(Uplift | Steve Taylor Ph.D) I have a friend who used to live in Pakistan, where he was an animal rights activist. One day, he was walking through his home city when he saw a crowd gathered around the stall of a bird seller. A man had bought some myna birds – a popular caged bird in Pakistan, because of their ability to mimic sounds – and was releasing them. One by one, he took them out of the cage, and let them fly free. In all, he bought thirty-two of the birds, just to set them free.
Acts of altruism have far-reaching effects
My friend was amazed by this act of altruism, partly because – as he put it:
Such acts of charity were not so common in my part of the world where people are not so kind to animals in general.
But he was also amazed at his own reaction to the act. He was filled with a deep sense of peace. A strange quietness filled his surroundings, and he felt completely free of worry or anxiety. The sense of peace and joy remained with him for a few days, and, in his words, “I believe it is still there to some degree.”
This is a powerful example of an experience which most of us are familiar with, even though psychologists haven’t paid much attention to it so far. It’s the fantastic warm, elevated feeling we get when we witness acts of kindness. Even the most simple altruistic acts might give you a touch of this: a passer-by giving his packed lunch to a homeless man, a stranger offering to help a blind person cross the road, or a subway passenger giving up his seat for an old lady. Or when we see seeming acts of kindness amongst animals – for example, perhaps you could watch this short video and observe your response.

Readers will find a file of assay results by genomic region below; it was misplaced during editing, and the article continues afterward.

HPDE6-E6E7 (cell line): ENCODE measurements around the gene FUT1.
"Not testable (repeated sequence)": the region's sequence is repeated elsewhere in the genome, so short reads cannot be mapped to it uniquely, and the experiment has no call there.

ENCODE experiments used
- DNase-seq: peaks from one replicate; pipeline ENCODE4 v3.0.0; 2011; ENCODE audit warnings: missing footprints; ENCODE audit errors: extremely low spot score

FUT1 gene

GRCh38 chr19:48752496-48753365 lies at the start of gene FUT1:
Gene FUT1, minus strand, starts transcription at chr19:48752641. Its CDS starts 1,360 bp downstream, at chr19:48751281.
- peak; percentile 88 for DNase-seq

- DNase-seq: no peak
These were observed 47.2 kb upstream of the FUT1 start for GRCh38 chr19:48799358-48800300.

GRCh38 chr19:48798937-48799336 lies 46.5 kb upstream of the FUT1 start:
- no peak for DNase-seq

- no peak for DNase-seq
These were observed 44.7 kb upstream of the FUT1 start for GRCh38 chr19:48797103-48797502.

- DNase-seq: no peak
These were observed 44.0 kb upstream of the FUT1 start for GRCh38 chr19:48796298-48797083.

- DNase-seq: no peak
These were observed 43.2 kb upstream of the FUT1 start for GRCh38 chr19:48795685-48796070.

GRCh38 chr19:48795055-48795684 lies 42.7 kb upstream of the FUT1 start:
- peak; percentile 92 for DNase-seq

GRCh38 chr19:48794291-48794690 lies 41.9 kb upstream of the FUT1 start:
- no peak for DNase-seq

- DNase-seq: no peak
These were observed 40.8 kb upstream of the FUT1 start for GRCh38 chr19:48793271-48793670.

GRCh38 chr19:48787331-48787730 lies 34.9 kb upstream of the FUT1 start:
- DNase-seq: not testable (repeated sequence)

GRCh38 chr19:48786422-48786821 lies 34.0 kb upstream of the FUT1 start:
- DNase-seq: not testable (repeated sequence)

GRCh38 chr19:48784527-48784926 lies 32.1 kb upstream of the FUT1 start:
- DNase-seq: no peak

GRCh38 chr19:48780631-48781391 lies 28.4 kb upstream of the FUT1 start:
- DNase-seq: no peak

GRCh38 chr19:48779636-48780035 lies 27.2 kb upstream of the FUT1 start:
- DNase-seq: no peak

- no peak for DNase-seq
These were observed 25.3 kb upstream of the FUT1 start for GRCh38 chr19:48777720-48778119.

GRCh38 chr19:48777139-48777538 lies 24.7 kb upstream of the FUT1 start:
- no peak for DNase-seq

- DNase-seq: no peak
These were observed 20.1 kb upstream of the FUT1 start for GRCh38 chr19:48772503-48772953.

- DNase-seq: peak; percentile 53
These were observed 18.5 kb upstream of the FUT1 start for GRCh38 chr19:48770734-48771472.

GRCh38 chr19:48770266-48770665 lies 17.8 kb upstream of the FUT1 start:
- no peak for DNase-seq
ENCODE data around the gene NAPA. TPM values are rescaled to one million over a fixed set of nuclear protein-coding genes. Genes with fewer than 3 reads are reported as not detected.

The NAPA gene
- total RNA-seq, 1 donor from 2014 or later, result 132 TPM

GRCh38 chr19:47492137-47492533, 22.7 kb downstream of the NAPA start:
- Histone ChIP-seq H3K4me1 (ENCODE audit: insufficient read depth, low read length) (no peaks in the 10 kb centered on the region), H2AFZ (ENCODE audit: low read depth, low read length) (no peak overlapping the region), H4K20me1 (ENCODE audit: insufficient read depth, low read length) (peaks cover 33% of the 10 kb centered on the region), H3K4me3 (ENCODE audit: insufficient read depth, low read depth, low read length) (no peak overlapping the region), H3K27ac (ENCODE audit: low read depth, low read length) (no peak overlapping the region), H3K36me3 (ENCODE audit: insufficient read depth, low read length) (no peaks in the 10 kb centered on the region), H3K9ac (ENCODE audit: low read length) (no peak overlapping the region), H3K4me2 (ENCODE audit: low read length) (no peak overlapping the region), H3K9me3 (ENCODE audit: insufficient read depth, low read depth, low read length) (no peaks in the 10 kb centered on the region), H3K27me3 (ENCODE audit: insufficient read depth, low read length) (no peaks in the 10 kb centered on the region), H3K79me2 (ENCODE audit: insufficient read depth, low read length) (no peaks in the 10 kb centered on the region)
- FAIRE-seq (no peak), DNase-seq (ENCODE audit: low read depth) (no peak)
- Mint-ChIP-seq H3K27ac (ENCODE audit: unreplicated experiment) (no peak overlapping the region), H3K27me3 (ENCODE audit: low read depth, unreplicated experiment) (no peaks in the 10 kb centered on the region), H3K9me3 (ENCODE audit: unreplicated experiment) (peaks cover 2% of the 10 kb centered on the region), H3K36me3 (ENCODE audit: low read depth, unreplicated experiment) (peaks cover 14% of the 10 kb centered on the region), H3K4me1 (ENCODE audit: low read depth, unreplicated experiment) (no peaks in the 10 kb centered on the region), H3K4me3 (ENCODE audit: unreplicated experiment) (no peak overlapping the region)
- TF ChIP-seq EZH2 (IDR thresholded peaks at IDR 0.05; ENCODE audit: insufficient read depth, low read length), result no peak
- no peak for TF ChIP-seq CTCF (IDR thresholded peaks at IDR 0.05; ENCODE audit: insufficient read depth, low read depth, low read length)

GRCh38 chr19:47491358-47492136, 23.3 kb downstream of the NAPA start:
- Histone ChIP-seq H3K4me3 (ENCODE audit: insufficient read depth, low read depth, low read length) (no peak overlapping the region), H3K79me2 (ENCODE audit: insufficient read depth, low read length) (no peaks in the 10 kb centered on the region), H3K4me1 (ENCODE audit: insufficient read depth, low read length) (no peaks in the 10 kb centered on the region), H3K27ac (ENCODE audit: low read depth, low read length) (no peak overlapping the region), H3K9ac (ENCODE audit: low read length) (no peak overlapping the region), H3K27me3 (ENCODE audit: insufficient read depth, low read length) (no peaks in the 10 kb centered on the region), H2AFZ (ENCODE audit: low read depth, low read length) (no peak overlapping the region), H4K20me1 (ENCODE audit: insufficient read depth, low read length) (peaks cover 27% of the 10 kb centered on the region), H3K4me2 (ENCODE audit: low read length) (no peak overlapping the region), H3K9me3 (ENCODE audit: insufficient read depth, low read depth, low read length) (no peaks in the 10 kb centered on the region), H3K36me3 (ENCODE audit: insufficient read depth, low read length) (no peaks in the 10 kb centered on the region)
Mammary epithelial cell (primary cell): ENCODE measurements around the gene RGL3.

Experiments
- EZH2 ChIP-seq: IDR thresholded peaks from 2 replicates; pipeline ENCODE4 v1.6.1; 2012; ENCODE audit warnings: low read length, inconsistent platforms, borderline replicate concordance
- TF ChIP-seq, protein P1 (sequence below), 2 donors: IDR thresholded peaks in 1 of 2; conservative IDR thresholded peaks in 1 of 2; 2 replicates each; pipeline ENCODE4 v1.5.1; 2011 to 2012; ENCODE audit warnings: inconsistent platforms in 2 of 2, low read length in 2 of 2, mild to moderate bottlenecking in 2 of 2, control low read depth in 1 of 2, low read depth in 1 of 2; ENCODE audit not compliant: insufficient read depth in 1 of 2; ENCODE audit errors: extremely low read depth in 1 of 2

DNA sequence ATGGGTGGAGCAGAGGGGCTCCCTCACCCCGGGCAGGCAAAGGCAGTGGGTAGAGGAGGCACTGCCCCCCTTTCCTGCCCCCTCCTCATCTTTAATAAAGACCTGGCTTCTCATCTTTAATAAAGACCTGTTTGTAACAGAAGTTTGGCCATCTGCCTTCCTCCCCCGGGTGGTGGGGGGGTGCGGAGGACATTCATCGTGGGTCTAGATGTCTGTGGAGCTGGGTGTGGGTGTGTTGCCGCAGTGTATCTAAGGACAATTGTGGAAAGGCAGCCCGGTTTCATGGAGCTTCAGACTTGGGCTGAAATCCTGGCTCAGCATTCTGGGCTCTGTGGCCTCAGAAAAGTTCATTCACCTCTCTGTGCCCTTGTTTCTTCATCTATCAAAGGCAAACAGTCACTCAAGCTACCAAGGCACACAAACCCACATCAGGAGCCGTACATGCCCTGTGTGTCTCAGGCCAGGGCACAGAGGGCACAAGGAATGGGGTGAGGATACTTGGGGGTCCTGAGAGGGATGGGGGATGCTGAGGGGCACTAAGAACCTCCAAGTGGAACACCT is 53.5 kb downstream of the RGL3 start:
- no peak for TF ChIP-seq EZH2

In this way, witnessing altruistic acts can be a source of what Abraham Maslow called ‘peak experiences’ – those moments of awe, wonder and a sense of ‘rightness’ which make us feel immensely grateful to be alive.
Witnessing acts of kindness can illicit a sense of elation.
Jonathan Haidt is one of the few psychologists to discuss this type of peak experience. He calls it ‘elation’ and describes it as a “…warm feeling in the chest, a sensation of expansion in [the] heart, an increased desire to help, and increased sense of connection with others.” It is, in his words, “a manifestation of humanity’s ‘higher’ or ‘better’ nature.”
In fact, this may be one reason why the experience occurs – because it brings a renewed faith in human nature, a sense of the sheer goodness which human beings are often capable of, which sometimes might seem difficult to see amidst the chaos and conflict of everyday life. But the sense of connection mentioned by Haidt is undoubtedly important too. Altruism transcends the separateness we often experience as human beings. It connects us to one another – and in fact, pure altruism is only possible because, at the deepest level, all human beings are part of the same network of consciousness. The person who performs the altruistic act experiences this, and perhaps the recipient of the act of kindness too. And when we witness the act, we become part of the network too.
So when you consider performing an act of kindness, think about its potential three-way positive effect. There’s the positive effect on the recipient, and the positive effect on you – you might find yourself experiencing the positive emotion of the ‘helper’s high.’ But perhaps the biggest effect of all will be on a passer-by who just happens to witness the act.
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